"This Court, after perusal of all the records of this case, has reached the conclusion that the sessions held by the petitioners during the absence of the respondent Mayor were perfectly valid and legal. The attendance of the Mayor is not essential to the validity of the session as long as there is quorum constituted in accordance with law. To declare that the proceedings of the petitioners were null and void, is to encourage recalcitrant public officials who would frustrate valid sessions for political end or, consideration. Public interest will immensely suffer, if a mayor who belongs to one political group refuses to call or attend a session, because the Council is controlled by another political group. In a democracy, the minority should respect the majority and it is but natural that they could validly hold a valid session, in order to devise means for public interest.
"The respondent here as Municipal Mayor should have given good example, by calling and attending regular sessions on the dates fixed by the Council. In the discharge of his official duty, he should consider the Session Hall of the Municipal Council as the sanctuary and depository of public interest and public welfare. Any member of the Council should enter the Session Hall, not as a representative of any political party or group, but as a representative of the people of the municipality, whose interest and welfare should be safeguarded by the Council. In entering this Hall, he must lay aside his political affiliation, interest, and consideration, because it is the sworn duty of every councilor to perform his duty with justice and impartiality. Not to attend a meeting, constitutes an abandonment of the people's welfare. One may be in the minority group but he can discharge his duty with honor and prestige as a fiscalizer, to fiscalize the doings and actuations of the majority. He may be overwhelmed in his plan or project by superior numerical majority, but if he could adduce good reasons and arguments in favor of the welfare of the people, his task as a fiscalizer is thereby attained. There is no fear of attending any session because if your project is not carried out, you may have the remedy, either by administrative or judicial relief, by questioning any ordinance or resolution passed by the majority, which may be null and void because they are excessive and unreasonable. So, there is no reason why the respondent in this case had refused to attend the sessions of the Council.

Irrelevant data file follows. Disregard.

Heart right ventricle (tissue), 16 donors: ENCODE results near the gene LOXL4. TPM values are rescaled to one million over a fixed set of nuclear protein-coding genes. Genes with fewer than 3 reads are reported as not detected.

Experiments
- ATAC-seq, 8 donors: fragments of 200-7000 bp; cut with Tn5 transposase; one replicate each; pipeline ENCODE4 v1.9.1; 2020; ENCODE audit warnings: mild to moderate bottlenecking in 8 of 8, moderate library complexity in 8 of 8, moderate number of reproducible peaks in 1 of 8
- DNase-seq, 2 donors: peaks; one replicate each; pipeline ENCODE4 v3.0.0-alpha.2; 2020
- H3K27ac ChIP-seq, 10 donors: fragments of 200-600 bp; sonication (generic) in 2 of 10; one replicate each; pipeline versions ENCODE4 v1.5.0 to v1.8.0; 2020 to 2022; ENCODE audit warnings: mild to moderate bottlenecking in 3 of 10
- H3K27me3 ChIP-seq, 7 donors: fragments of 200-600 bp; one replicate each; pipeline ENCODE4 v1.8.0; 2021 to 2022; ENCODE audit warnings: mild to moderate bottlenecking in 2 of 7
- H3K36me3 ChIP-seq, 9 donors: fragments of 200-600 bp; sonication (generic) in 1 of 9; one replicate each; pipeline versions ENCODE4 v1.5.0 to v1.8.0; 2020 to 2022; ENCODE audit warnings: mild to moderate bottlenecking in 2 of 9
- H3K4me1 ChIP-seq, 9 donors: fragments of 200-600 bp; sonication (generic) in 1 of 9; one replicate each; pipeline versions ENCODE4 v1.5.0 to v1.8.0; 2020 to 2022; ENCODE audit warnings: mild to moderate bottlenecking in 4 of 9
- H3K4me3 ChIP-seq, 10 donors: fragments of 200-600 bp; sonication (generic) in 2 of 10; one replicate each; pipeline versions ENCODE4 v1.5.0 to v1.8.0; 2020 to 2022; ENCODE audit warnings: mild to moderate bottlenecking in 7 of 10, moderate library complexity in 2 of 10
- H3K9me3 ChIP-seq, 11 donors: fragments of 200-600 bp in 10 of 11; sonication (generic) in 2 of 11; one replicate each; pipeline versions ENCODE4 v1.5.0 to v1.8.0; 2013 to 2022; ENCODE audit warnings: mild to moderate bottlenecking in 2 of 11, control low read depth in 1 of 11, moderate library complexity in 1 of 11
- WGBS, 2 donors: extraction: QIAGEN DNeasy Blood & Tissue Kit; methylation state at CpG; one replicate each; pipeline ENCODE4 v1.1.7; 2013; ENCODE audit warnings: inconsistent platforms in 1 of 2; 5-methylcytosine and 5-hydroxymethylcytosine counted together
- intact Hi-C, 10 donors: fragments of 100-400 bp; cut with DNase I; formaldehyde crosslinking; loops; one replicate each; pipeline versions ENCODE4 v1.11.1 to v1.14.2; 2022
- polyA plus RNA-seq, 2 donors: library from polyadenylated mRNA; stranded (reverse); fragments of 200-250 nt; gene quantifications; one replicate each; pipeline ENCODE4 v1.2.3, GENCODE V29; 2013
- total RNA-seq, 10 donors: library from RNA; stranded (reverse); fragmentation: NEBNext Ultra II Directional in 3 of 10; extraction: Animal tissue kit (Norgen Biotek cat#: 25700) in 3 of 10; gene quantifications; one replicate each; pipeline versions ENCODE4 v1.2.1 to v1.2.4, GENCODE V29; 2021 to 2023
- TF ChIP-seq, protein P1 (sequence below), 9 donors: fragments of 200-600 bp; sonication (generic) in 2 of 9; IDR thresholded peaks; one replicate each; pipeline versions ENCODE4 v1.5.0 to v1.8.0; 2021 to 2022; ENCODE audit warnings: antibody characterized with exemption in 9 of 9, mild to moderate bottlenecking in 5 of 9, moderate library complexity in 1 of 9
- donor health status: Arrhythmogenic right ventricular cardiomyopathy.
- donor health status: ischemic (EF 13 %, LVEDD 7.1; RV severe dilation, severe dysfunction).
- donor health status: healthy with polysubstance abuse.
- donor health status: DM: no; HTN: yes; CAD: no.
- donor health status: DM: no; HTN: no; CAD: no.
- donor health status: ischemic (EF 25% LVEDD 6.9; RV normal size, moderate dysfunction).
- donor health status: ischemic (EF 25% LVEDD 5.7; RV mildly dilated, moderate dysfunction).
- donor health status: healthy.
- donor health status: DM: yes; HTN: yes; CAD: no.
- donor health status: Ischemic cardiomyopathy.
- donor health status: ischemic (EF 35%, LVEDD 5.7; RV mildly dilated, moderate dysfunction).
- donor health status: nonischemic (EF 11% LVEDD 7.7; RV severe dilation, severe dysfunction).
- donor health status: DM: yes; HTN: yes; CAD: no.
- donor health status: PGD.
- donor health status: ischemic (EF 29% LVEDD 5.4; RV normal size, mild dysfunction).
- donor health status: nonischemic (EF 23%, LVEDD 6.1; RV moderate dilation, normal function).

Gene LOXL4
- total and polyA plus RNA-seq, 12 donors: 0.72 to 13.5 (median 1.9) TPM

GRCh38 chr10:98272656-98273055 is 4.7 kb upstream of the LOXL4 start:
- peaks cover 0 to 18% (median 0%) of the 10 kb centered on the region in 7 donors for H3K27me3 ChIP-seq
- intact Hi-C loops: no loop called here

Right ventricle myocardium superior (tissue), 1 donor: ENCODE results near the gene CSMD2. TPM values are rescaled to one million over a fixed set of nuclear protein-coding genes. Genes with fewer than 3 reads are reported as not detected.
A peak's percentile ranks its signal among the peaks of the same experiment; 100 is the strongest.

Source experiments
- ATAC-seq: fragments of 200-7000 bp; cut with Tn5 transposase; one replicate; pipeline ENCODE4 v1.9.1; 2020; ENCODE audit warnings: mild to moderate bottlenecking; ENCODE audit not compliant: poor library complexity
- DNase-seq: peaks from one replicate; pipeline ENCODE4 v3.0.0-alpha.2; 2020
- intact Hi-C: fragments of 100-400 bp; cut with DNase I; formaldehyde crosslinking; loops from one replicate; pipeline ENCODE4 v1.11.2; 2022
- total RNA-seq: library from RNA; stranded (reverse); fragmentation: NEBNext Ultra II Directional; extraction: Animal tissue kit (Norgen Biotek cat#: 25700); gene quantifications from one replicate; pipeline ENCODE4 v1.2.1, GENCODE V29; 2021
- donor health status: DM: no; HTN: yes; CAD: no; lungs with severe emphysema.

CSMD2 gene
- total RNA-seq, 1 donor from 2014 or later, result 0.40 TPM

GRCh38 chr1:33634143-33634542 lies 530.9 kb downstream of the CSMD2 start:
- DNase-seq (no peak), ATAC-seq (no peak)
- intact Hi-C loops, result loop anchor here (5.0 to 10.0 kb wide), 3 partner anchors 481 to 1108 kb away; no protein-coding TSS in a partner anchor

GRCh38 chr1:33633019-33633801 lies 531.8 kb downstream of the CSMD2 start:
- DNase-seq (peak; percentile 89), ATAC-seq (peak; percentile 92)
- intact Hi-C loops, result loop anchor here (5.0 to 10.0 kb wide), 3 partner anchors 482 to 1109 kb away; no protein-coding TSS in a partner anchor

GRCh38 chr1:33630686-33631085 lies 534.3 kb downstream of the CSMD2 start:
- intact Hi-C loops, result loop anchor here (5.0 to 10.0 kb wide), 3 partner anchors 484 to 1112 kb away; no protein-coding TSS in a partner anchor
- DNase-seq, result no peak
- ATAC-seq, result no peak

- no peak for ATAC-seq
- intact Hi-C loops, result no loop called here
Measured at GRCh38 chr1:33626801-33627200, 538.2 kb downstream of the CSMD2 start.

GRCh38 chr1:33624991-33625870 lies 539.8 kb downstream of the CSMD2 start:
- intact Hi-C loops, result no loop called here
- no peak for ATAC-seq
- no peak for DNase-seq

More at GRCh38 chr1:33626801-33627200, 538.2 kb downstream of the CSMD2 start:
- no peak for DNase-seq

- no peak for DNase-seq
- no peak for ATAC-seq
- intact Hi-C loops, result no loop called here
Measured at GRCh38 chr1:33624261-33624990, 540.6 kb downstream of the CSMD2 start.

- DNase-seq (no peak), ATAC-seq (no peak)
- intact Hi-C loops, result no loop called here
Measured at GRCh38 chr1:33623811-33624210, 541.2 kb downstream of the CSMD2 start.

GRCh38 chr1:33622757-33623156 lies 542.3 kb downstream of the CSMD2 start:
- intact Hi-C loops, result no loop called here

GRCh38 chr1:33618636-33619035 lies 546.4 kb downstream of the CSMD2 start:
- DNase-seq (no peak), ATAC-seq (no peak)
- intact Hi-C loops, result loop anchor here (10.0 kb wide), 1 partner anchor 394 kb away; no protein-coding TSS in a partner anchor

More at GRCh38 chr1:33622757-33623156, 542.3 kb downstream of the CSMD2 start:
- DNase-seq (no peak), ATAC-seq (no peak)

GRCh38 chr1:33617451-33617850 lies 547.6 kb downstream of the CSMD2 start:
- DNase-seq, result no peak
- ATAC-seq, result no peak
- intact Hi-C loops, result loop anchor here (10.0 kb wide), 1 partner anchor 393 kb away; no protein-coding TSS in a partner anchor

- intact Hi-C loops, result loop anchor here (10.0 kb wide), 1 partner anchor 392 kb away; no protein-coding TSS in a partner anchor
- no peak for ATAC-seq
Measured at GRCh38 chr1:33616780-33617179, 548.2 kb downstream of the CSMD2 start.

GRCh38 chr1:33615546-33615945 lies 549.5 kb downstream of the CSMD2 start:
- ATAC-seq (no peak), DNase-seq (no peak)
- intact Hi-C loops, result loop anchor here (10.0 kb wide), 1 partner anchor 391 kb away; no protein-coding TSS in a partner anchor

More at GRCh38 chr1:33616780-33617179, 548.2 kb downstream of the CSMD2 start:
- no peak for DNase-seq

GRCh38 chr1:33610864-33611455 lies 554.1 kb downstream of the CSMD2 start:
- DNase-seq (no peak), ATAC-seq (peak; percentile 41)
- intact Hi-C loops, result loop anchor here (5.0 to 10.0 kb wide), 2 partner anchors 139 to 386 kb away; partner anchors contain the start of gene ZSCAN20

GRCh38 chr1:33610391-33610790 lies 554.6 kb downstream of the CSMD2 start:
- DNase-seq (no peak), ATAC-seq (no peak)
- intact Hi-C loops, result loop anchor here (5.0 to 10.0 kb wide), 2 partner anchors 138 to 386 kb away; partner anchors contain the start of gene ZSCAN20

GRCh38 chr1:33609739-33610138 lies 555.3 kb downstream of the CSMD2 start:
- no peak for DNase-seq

"Petitioners here claim moral damages pursuant to the provisions of Article 2219, in connection with Article 21 and Article 27 of the new Civil Code. Said Article 27 provides as follows:
'Any person suffering material or moral loss because, a public servant or employee neglects, without just cause, to perform his official duty may file an action for damages and other relief against the latter, without prejudice to any disciplinary administrative action that may be taken.'
"But in support of the allegations in the petition, only petitioner Exequiel Golez was presented as a witness who proved moral damages he suffered as a consequence of the refusal of the respondent Susano Tayo to perform his official duty. As such, of all the petitioners, only Exequiel Golez is entitled to received moral damages in the sum of P100.00.
"IN VIEW OF THE FOREGOING, the petition for a writ of mandamus is herbey granted, and the respondent is hereby ordered to give due course to the resolutions and ordinances passed by the petitioners in the regular sessions during the absence of the respondent, to give due course and sign the payrolls covering the periods of June 1, June 15, July 6, July 20, August 3, August 17, September 7, and September 21, 1960, for the payment of per diems of the petitioners as Municipal Councilors; to pay to said Exequiel Golez, the sum of P100.00 as moral damages, to pay the sum of P100.00 as attorney's fees, and to pay the costs of the proceeding.
Respondent-appellant claims, in this appeal, that the trial court erred in holding that the sessions held by petitioners-appellees during his absence and during the absence of his Vice-Mayor and the No. 1 and No. 2 Councilors of the Municipal Council of Buenavista, Iloilo, were valid and legal.
The claim is untenable. In the first place, there is no question that the sessions at issue were held on the days set for regular sessions of the council, as authorized and approved in a previous resolution. Secondly, it is not disputed that a majority of the members of the council (six out of ten) were present in those sessions. Consequently, pursuant to Section 2221 of the Revised Administrative Code which provides:
"SEC. 2221. Quorum of council Enforcing Attendance of absent members. The majority of the council elected shall constitute a quorum to do business; * * *."
there was a quorum to do business in all the sessions in question. The term "quorum" has been defined as "that number of members of the body which, when legally assembled in their proper places, will enable the body to transact its proper business, or, in other works, that number that makes a lawful body and gives it power to pass a law or ordinance or do any other valid corporate act. (4 McQuillin, Municipal Corporation [3rd Ed.] 478; see also State vs. Wilkesville Tp., 20 Ohio St. 288.)